This month our Fibre Focus talks about the Bluefaced Leicester Sheep, which is the most popular crossing sire throughout the British Isles, but can you guess what it used to be commonly known as?
The Bluefaced Leicester evolved from a breeding scheme to develop the Longwool sheep in the 1700's, by Robert Bakewell, and was originally known as the Dishly Leicester. The breed was developed over the next 200 years and became commonly known as the Hexham Leicester due to its early concentration in the North of England.
In 1963 the Bluefaced Leicester (as it is now known) Sheep Breeders Association was formed to encourage the breeding and maintain the purity of the sheep. The Sheep
Bluefaced Leicester sheep should have a broad muzzle, good mouth and a tendency towards a roman nose, bright alert eyes and long erect ears. The colour of the head skin should be dark blue showing through white hair; although a little brown is acceptable. There should be a good length of neck laid into broad shoulders with a good spring of rib and a long strong back with no weakness behind the shoulder. The Wool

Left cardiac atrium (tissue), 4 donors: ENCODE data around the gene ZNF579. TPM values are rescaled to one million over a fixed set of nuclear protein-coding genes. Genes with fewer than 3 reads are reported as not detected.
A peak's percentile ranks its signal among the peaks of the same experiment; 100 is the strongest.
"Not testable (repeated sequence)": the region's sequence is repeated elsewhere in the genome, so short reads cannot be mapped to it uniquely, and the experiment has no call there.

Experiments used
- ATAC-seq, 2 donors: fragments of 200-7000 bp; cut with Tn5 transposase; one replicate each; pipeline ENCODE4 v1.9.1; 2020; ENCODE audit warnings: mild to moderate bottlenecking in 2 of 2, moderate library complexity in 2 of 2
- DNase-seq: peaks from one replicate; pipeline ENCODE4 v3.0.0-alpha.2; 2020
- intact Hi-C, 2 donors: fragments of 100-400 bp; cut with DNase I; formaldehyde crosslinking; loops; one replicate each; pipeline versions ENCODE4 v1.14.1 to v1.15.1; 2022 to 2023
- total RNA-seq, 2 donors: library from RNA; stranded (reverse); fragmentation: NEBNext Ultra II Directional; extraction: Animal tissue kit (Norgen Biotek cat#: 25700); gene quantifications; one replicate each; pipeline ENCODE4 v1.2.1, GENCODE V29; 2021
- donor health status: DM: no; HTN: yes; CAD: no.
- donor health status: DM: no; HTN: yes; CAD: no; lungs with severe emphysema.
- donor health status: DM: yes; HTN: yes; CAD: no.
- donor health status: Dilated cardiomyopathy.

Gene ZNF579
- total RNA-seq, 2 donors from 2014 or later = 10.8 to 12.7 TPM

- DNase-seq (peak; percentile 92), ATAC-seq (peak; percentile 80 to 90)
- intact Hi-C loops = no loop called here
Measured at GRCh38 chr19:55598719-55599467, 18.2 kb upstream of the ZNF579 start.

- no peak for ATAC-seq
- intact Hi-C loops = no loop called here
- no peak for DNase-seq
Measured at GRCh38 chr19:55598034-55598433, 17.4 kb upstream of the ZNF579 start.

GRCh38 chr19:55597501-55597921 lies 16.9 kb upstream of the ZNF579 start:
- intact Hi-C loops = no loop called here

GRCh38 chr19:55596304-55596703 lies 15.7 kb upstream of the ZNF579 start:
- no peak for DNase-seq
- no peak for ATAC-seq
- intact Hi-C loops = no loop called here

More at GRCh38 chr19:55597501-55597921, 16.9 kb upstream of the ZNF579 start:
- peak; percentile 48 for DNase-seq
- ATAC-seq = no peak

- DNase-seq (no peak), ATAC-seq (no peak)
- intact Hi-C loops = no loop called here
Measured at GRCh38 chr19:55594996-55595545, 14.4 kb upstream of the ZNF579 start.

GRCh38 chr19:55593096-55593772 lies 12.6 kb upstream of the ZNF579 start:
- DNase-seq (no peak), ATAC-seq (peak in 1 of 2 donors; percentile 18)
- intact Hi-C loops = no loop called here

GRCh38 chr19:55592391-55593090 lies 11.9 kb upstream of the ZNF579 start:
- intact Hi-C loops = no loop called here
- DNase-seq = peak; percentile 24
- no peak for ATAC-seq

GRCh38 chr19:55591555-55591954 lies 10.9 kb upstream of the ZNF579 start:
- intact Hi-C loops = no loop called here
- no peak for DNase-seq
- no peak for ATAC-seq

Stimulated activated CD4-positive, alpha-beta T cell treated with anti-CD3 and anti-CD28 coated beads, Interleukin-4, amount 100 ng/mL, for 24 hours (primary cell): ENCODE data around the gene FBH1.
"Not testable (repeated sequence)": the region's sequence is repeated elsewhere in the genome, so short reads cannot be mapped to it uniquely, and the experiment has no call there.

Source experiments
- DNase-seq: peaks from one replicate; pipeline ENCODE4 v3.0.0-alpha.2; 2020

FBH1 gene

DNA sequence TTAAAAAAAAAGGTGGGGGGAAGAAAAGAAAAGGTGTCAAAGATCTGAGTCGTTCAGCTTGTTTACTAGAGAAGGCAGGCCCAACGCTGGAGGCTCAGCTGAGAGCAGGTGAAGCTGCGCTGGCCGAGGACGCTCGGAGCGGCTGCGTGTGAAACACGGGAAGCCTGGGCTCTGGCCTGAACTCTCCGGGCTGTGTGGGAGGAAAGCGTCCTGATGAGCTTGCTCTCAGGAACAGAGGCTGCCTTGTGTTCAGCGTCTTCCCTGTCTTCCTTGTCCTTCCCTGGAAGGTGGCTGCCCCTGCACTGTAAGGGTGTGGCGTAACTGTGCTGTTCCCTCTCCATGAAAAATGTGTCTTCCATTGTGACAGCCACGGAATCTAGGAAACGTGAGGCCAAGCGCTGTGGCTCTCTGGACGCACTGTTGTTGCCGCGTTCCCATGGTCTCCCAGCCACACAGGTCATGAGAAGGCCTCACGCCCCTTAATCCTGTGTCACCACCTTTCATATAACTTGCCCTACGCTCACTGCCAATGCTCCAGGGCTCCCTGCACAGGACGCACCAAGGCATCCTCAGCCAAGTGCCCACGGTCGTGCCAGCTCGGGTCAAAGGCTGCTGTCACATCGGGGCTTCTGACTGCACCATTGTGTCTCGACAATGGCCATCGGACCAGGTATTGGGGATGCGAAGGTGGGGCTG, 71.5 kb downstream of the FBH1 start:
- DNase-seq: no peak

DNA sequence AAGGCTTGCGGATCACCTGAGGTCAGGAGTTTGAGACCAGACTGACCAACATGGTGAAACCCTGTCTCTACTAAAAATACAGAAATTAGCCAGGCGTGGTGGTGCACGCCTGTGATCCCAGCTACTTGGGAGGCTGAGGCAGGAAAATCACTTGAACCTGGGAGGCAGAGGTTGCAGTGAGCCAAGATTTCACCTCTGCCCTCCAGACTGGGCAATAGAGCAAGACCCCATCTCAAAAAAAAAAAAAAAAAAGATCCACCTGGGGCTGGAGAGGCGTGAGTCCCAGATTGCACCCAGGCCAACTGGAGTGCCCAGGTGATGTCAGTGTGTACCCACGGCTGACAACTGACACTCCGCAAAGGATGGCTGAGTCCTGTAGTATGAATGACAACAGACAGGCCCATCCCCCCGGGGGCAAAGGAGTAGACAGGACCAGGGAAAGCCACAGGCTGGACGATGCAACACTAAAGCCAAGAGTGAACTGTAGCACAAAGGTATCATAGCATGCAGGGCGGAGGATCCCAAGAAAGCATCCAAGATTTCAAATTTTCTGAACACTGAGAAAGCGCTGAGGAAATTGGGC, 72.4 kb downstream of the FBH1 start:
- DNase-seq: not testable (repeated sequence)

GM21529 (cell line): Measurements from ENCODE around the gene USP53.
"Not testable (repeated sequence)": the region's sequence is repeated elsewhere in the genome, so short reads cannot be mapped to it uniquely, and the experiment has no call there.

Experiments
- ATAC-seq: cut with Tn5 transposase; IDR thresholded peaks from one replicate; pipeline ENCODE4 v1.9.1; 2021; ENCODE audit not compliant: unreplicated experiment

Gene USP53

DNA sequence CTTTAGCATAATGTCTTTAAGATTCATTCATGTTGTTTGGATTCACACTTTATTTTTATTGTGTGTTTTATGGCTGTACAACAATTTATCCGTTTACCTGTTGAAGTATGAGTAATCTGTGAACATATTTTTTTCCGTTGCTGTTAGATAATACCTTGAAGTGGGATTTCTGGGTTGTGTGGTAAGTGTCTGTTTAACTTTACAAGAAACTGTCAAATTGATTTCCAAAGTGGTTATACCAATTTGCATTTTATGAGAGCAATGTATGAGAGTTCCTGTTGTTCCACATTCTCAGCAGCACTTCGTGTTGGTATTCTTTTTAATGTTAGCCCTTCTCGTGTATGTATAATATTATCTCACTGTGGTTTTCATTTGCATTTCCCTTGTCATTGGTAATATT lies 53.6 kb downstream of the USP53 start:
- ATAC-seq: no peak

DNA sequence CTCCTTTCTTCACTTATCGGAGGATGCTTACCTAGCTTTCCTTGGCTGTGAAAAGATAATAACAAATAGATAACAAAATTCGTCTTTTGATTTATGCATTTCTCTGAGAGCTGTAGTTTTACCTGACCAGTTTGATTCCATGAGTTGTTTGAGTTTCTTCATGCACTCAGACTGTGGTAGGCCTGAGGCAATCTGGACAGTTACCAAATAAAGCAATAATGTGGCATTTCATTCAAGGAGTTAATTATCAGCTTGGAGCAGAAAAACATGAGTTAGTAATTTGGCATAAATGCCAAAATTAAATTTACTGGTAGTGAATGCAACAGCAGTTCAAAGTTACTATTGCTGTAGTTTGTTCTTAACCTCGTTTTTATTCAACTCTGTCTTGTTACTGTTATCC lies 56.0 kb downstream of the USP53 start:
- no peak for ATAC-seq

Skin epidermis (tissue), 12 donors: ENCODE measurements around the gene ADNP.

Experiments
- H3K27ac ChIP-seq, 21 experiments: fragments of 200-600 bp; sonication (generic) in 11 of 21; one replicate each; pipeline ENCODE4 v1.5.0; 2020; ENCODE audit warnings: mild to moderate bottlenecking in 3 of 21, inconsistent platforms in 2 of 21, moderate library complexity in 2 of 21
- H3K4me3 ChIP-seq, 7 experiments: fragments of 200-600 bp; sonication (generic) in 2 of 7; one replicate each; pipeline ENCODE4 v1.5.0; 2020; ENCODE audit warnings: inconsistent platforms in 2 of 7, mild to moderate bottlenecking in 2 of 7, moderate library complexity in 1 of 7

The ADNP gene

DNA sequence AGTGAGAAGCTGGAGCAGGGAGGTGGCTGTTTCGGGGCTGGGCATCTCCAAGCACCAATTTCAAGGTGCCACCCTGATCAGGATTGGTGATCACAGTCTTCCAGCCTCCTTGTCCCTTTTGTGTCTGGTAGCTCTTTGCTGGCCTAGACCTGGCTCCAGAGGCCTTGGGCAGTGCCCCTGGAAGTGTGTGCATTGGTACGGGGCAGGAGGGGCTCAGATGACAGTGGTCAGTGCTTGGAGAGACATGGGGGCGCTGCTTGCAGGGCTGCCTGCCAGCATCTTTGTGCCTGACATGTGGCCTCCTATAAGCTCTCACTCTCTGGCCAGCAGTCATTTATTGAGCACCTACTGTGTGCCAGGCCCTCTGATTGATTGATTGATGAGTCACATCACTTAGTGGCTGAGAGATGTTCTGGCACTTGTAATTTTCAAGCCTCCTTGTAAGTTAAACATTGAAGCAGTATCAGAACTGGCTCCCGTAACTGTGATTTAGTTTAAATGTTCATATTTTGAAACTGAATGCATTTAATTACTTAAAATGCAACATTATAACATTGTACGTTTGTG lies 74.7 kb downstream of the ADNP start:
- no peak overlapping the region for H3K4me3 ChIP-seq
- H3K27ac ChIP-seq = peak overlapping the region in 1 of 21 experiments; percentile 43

They have curly threadlike wool which makes it considerably lighter than others. Some fleeces only weigh 1 to 3 kg (2.2 to 6.6 lb). These particular kind of sheep have no wool on the head or neck. It is important that the wool be tightly purled, fine and open cleanly to the skin.
The wool is fine and dense with a good lustre and is long, therefore, it is well suited to combing. The fleece is highly prized for its likeness to mohair and for its production of attractive lustrous yarns with good resilience. 26 Micron and an average length of 85-90mm. Perfect for hand spinning, hand felting and many other craft uses.
Source: Bluefaced Leicesters